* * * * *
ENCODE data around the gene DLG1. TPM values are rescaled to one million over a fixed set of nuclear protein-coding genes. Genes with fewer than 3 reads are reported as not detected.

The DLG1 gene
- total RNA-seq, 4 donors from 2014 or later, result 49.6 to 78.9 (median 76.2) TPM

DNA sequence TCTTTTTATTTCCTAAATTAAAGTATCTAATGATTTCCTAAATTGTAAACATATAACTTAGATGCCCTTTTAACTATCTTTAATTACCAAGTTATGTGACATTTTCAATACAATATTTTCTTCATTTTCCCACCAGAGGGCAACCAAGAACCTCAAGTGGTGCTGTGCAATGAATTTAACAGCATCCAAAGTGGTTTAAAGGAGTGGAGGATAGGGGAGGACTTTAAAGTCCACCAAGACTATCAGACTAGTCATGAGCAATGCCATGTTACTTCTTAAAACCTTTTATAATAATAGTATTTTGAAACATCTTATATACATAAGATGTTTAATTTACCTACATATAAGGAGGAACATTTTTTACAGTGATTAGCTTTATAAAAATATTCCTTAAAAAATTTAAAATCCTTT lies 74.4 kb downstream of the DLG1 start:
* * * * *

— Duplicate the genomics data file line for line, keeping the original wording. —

ENCODE data around the gene DLG1. TPM values are rescaled to one million over a fixed set of nuclear protein-coding genes. Genes with fewer than 3 reads are reported as not detected.

The DLG1 gene
- total RNA-seq, 4 donors from 2014 or later, result 49.6 to 78.9 (median 76.2) TPM

DNA sequence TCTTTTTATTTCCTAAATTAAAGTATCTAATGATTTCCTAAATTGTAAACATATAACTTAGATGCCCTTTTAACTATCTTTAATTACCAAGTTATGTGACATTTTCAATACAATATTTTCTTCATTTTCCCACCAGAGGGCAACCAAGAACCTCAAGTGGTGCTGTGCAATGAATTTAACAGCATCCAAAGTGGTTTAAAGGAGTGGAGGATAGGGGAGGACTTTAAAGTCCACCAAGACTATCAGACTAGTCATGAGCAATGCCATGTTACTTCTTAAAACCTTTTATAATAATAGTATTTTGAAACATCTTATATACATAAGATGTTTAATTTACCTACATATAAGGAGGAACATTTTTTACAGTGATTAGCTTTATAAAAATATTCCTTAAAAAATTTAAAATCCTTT lies 74.4 kb downstream of the DLG1 start: